Media reported that about 8000 people attended the last journey of Yakub Memon – whom the Supreme Court had earlier convicted for the offence of being part of conspiracy to plant bombs in various places in Mumbai on 12th March 1993. 257 innocent lives were lost. Yakub Memon was hanged to death on of 30th July 2015. Social media expressed their anguish towards those who attended the funeral in particular and the Muslim community in general. Some opined that the community was not willing to accept the conviction of Yakub by the Supreme Court while others insinuated that the attendees were supporters of terrorists and anti-national. Tripura Governor Tathagatha Roy tweeted that all those who attended the funeral, except family members of Yakub Memon, were potential terrorists.
We need to understand why there was such a huge turnout for Yakub Memon’s last rites. There is no denying that a section of Muslims empathised with Yakub. However that cannot be read as support for terrorism or terrorists of any hue or colour. The community knows the pain losing loved ones to hate crimes. After the 26/11/2008 attack by 10 Pakistani terrorists, including Ajmal Kasab, in which 164 people were killed, the Indian Muslim community refused burial for the 9 terrorists gunned down by the security personnel. Muslim organisations in Mumbai had announced that the doors of the cemeteries in which unclaimed bodies are usually buried will not open for the terrorists, as they were not the true followers of Islam (PTI, 2010).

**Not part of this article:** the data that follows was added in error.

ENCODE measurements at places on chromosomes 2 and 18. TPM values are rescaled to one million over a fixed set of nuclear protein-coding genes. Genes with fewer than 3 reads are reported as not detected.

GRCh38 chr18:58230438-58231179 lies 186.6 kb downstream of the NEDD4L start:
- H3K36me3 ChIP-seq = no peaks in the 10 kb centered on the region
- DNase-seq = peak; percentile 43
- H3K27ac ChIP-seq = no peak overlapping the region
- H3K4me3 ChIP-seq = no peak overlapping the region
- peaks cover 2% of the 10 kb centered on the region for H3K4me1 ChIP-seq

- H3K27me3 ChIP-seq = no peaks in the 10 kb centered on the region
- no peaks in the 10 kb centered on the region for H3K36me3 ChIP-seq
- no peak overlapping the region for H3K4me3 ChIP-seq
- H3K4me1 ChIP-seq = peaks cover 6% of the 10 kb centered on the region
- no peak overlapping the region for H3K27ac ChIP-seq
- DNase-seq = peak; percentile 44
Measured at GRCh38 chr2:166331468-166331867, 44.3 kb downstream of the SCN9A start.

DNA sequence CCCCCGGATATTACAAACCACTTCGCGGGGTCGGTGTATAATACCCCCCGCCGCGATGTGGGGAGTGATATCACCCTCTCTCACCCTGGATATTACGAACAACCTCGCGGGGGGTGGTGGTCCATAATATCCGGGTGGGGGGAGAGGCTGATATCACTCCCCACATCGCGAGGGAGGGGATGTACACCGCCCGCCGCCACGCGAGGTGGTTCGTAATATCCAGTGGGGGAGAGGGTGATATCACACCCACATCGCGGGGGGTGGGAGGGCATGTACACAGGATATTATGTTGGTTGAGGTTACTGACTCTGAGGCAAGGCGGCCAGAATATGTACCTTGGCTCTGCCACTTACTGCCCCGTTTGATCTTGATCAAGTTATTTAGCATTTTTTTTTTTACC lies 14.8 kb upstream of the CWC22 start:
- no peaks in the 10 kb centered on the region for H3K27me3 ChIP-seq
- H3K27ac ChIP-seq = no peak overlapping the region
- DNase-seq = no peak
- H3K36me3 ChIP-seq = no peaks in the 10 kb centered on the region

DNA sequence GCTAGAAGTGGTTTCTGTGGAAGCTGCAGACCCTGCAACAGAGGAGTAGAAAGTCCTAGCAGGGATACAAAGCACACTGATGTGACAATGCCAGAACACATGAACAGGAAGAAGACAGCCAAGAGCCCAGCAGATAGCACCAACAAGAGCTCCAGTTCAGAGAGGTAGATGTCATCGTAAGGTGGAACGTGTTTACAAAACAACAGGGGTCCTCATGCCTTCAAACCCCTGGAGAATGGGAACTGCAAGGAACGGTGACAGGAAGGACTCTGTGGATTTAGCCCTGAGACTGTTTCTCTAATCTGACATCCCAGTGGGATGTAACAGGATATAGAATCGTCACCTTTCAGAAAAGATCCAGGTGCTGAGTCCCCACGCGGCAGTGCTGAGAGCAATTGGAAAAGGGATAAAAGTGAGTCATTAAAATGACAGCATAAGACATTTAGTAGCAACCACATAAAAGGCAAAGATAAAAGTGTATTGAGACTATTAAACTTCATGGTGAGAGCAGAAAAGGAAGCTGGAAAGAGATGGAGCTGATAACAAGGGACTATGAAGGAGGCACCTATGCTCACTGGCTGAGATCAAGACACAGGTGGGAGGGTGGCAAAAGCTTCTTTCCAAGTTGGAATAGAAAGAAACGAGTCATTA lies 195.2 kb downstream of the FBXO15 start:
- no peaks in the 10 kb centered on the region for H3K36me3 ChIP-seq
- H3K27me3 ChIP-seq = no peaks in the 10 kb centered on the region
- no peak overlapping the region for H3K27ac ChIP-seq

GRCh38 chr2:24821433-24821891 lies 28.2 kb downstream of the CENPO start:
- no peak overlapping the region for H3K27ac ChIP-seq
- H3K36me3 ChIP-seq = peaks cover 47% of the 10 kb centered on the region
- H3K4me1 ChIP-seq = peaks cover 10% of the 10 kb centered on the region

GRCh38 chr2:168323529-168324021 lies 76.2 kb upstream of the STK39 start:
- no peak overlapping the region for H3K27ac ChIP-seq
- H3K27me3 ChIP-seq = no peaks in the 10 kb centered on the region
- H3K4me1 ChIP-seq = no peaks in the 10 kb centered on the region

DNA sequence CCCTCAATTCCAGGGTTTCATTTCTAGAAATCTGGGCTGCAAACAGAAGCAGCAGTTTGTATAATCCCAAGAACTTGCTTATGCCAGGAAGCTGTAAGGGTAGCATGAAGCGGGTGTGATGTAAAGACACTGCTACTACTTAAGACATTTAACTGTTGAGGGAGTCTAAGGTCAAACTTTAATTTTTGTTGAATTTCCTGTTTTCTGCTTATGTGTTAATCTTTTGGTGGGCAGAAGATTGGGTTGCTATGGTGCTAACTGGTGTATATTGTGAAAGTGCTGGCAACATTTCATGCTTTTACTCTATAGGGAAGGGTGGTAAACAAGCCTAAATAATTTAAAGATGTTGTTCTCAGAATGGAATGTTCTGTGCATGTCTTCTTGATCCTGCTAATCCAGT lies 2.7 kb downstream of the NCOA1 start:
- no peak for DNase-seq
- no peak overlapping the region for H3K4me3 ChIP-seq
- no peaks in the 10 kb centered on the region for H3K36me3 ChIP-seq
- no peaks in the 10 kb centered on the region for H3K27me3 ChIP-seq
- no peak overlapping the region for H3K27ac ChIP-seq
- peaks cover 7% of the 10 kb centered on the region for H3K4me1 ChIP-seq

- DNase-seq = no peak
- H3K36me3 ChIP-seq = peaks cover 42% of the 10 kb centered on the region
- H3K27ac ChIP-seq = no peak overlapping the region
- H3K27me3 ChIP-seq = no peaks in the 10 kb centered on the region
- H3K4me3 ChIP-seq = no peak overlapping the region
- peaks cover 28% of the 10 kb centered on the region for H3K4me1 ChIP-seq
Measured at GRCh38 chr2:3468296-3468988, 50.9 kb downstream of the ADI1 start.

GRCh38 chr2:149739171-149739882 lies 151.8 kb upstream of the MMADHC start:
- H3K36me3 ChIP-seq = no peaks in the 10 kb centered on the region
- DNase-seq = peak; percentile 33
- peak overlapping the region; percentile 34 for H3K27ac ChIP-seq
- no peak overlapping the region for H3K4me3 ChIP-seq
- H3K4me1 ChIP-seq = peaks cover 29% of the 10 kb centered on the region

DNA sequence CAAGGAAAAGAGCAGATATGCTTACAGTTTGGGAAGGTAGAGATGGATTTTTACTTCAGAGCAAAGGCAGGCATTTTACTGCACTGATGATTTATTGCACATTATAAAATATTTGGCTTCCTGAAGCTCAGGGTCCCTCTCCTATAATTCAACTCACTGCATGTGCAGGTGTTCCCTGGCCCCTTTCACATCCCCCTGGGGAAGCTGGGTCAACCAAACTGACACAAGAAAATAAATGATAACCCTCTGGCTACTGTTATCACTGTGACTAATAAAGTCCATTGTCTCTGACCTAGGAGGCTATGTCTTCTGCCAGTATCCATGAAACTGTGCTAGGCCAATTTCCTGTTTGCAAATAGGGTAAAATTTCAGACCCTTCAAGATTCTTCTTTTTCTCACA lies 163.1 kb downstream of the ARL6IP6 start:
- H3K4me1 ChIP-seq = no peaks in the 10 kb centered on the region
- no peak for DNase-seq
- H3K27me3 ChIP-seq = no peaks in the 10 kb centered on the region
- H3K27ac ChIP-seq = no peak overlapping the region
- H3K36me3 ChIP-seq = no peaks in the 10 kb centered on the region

This is not the first time that people have empathised with a criminal by attending his last rites. Large numbers of people turn out for dons belonging to various castes, ethnic and religious background. Those who attended the last rites of Phoolan Devi, were not necessarily insensitive toward the victims of her numerous dacoities. They perhaps remembered that she too was victim of caste oppression even though she may have chosen wrong method to fight it. They identified with her victimhood and were inspired by her courage to fight back – not necessarily with the means she chose. No one said at that time that all those attending Phoolan Devi’s last rites, except her family members, were potential dacoits. Many people, particularly Tamils in Dharavi, mourned the death of the gangster Vardarajan Mudaliar – contract killer in Mumbai (Wikipedia, n.d.). The mourners were not mourning loss of a contract killer.